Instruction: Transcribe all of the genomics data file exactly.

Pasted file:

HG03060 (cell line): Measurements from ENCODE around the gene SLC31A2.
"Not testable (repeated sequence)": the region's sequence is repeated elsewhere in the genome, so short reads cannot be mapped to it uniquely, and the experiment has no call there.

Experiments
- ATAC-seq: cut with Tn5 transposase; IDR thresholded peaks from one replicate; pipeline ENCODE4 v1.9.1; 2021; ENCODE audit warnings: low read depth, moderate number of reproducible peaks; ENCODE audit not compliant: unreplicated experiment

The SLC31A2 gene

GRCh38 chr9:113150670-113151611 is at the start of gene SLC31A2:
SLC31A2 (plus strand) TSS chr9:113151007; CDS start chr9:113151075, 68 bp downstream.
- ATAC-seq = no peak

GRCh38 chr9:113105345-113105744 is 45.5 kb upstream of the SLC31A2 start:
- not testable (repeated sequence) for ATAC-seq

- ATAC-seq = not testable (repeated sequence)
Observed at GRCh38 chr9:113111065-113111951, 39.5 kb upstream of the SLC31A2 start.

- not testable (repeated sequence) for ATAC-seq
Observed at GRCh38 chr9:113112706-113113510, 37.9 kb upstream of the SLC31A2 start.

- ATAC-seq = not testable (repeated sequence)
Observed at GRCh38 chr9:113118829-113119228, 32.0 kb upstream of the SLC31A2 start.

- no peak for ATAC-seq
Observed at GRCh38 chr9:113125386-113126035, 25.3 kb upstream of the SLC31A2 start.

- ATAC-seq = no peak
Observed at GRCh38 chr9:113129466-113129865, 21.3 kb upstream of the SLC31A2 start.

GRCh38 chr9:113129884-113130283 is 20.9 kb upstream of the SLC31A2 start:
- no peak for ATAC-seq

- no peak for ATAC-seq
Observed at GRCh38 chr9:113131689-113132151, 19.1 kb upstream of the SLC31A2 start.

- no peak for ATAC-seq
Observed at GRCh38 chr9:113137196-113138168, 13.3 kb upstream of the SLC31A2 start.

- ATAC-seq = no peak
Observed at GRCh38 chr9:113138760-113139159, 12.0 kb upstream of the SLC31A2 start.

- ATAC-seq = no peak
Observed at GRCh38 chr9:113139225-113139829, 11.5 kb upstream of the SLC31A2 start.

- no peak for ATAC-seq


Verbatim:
HG03060 (cell line): Measurements from ENCODE around the gene SLC31A2.
"Not testable (repeated sequence)": the region's sequence is repeated elsewhere in the genome, so short reads cannot be mapped to it uniquely, and the experiment has no call there.

Experiments
- ATAC-seq: cut with Tn5 transposase; IDR thresholded peaks from one replicate; pipeline ENCODE4 v1.9.1; 2021; ENCODE audit warnings: low read depth, moderate number of reproducible peaks; ENCODE audit not compliant: unreplicated experiment

The SLC31A2 gene

GRCh38 chr9:113150670-113151611 is at the start of gene SLC31A2:
SLC31A2 (plus strand) TSS chr9:113151007; CDS start chr9:113151075, 68 bp downstream.
- ATAC-seq = no peak

GRCh38 chr9:113105345-113105744 is 45.5 kb upstream of the SLC31A2 start:
- not testable (repeated sequence) for ATAC-seq

- ATAC-seq = not testable (repeated sequence)
Observed at GRCh38 chr9:113111065-113111951, 39.5 kb upstream of the SLC31A2 start.

- not testable (repeated sequence) for ATAC-seq
Observed at GRCh38 chr9:113112706-113113510, 37.9 kb upstream of the SLC31A2 start.

- ATAC-seq = not testable (repeated sequence)
Observed at GRCh38 chr9:113118829-113119228, 32.0 kb upstream of the SLC31A2 start.

- no peak for ATAC-seq
Observed at GRCh38 chr9:113125386-113126035, 25.3 kb upstream of the SLC31A2 start.

- ATAC-seq = no peak
Observed at GRCh38 chr9:113129466-113129865, 21.3 kb upstream of the SLC31A2 start.

GRCh38 chr9:113129884-113130283 is 20.9 kb upstream of the SLC31A2 start:
- no peak for ATAC-seq

- no peak for ATAC-seq
Observed at GRCh38 chr9:113131689-113132151, 19.1 kb upstream of the SLC31A2 start.

- no peak for ATAC-seq
Observed at GRCh38 chr9:113137196-113138168, 13.3 kb upstream of the SLC31A2 start.

- ATAC-seq = no peak
Observed at GRCh38 chr9:113138760-113139159, 12.0 kb upstream of the SLC31A2 start.

- ATAC-seq = no peak
Observed at GRCh38 chr9:113139225-113139829, 11.5 kb upstream of the SLC31A2 start.

- no peak for ATAC-seq